Diocesan News

Public Housing Tenants in Coney Island Without Cooking Gas for 15 Months

Laquan Vasquez demonstrates hot-plate cookery, a technique she perfected while her apartment in Coney Island had no cooking gas. She is one of 376 residents of apartments operated by New York City Housing Authority who did not have gas during a 15-month repair-and-renovation project. (Photo: Bill Miller)

CONEY ISLAND — Cooking gas returned last week to some of the 376 tenants who have been unable to use their ovens and stoves for 15 months at complexes operated by the New York City Housing Authority (NYCHA).

The main gas line sprang a leak on Aug. 30, 2021, forcing the installation of new gas lines in all of the apartments in a half dozen apartment buildings in the O’Dwyer Gardens and Surfside Gardens operated by NYCHA.

Meanwhile, NYCHA provided hot plates and slow cookers in lieu of ovens and stoves.

NYCHA spokeswoman Rochel Leah Goldblatt said on Nov. 16 that gas would finally come to some of the residents by the end of the week; the rest would follow.

She added that restoration would continue “until gas service is restored for all residents and stoves are hooked up and working.”

Laquan Vasquez has lived with two sons and a daughter for 12 years in Surfside Gardens. Her gas was restored on Nov. 18, but half the tenants in her building were still without it.

“It’s hard because it’s only one hot plate,” Vasquez explained. “You can only cook one thing at a time. It’s just not the same as using the oven. And the stove cooks faster than a hot plate. So, it’s very inconvenient.”

And expensive, said Felita Jackson, president of the tenants’ association for Surfside Gardens. She has lived there 40 years.

“A lot of times, I have to eat out,” Jackson said. “You got people spending extra money every day, all day, since we’ve been over a year without gas.”

Many of the residents attend Coney Island Gospel Assembly Church on Neptune Avenue where Pastor Constance SanFilippo-Hulla and her staff take every opportunity to help.

“This is just one little piece of sand on the beach of everything that they deal with,” she said of the 15 months without cooking gas.

She said the people have struggled against poverty, violent crime, and drug abuse since her father, the late pastor Jack SanFilippo, founded the church 65 years ago.

“Our church is filled with those people,” Pastor SanFilippo-Hulla said. “It’s a constant cycle of madness. But the church is an anchor.”

On Wednesday, Nov. 23, Coney Island Gospel Assembly held its annual “dine-in” Thanksgiving meal at Gargiulo’s Restaurant.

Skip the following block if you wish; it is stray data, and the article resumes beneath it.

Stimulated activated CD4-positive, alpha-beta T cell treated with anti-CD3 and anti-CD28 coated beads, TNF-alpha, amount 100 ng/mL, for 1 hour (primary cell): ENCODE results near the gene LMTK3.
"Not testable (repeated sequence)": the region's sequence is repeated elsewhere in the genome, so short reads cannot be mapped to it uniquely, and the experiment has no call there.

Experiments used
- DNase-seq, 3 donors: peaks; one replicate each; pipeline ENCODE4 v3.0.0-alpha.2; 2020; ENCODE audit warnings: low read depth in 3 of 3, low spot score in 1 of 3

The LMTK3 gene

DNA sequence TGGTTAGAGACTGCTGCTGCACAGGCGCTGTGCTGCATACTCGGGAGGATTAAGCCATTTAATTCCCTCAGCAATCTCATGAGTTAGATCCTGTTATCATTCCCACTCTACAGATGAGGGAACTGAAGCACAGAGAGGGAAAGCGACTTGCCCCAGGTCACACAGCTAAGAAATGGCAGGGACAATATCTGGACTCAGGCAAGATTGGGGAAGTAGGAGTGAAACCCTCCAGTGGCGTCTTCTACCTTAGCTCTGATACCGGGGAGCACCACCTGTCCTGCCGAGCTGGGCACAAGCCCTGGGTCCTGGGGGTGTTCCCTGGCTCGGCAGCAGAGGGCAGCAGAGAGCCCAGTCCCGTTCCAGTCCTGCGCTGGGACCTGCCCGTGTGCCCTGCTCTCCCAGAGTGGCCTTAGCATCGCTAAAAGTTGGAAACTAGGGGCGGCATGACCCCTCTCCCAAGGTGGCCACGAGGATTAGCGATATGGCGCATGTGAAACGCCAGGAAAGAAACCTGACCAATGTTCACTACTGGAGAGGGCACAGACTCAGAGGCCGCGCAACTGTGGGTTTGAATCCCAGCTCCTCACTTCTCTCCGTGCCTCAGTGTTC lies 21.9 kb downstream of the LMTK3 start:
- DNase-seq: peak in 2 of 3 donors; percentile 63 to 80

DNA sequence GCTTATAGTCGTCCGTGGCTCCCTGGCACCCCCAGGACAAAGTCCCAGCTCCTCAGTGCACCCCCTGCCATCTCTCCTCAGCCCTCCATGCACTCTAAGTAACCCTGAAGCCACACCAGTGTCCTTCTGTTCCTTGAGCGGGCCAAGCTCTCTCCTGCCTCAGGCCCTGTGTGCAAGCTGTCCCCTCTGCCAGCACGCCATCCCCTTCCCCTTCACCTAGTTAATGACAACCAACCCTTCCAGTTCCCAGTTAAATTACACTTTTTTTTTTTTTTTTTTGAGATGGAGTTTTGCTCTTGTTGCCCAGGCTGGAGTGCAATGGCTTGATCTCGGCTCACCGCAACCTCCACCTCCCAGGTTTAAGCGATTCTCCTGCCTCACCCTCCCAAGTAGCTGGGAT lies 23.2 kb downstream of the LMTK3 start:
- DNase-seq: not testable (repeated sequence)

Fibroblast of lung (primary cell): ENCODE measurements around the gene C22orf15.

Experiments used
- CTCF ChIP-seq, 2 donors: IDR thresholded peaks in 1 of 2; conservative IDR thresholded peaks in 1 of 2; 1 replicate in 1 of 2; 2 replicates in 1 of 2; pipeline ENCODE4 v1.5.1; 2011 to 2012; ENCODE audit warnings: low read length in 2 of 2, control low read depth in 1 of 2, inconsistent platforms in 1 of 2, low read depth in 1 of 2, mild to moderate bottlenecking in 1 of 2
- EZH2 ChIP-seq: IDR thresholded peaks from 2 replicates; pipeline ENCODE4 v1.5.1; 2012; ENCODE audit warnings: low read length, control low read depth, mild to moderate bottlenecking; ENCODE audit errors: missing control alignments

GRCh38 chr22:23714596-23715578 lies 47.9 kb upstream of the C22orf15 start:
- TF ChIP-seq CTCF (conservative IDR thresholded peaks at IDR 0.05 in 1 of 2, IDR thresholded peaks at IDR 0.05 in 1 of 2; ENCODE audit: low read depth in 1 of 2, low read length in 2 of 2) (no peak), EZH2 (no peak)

The church partners with the restaurant and the Alliance for Coney Island, Luna Park in Coney Island to host the annual meal.

More than a dozen Coney Island businesses and organizations sponsor the event, including Nathan’s Famous and the Brooklyn Cyclones.

 Pastor SanFilippo-Hulla said everyone was welcome at the event at Gargiulo’s, especially anyone who still might not have cooking gas.

Vasquez and Jackson are among 53 plaintiffs who sued NYCHA in September. They are represented by Brooklyn Legal Services Corporation A, which took the case at the request of State Assemblymember Mathylde Frontus.

“It’s really unforgivable to charge people their full rent while you are not providing the amenities that are in their leases,” said Frontus.

Vasquez is Catholic, and Jackson worships at nearby Coney Island Cathedral. They believe in the Christian value that decent, safe, and affordable housing is a human right.

Repairing the gas system has cost $3.5 million in federal funds, Goldblatt said. A task this large also required a lot of time, she added.

Goldblatt said NYCHA has taken the gas service interruptions and restoration work very seriously because they “are a matter of public safety and involve multiple partners and steps.”

 “Gas service interruptions affect cooking gas only, and are unrelated to heat or hot water service,” Goldblatt added.

One of the lawyers on the case, Kristie Ortiz-Lam, the director of the Preserving Affordable Housing Program at Brooklyn Legal Services Corporation A, said there is a covenant for every landlord and tenant in New York City.

“As a landlord,” she added, “you have to provide essential services. Gas is one of the essential services. If you don’t provide that, it’s called a breach of a warranty of habitability.”

The lawsuit also demands completion of many other repairs.

For example, Jackson and Vasquez said their windows don’t shut properly. Other plaintiffs complained about leaky roofs, broken tiling, faulty elevators, and infestations of rodents and roaches, according to the lawsuit.

“This is ridiculous,” said Jackson, who is recovering from a stroke she suffered last year. “The windows are no good. That’s why we get all this air coming into the apartment. My God, it gets cold.”

Goldblatt said residents experiencing any issues should create work tickets by using the MyNychaApp or by calling 718-707-7771.

She also urged tenants to “share any apartment numbers or work order ticket numbers so we can check on this and make any necessary repairs.”

This year for Thanksgiving, Laquan Vasquez wanted to build her feast around turkey wings, yams, with sweet potato pie for dessert — that is, if she’d had cooking gas.

But on Nov. 17, she didn’t know if her apartment would have gas in time for Thanksgiving. Consequently, she made plans to spend the holiday with relatives in New Jersey.

Meanwhile, Pastor SanFilippo-Hulla is worried about homebound people who wouldn’t be able to reach the restaurant for the pre-Thanksgiving Day feast.

“We’re going to deliver some meals to the people who I know,” Pastor SanFilippo-Hulla said. “But there’s a lot more that I don’t know.”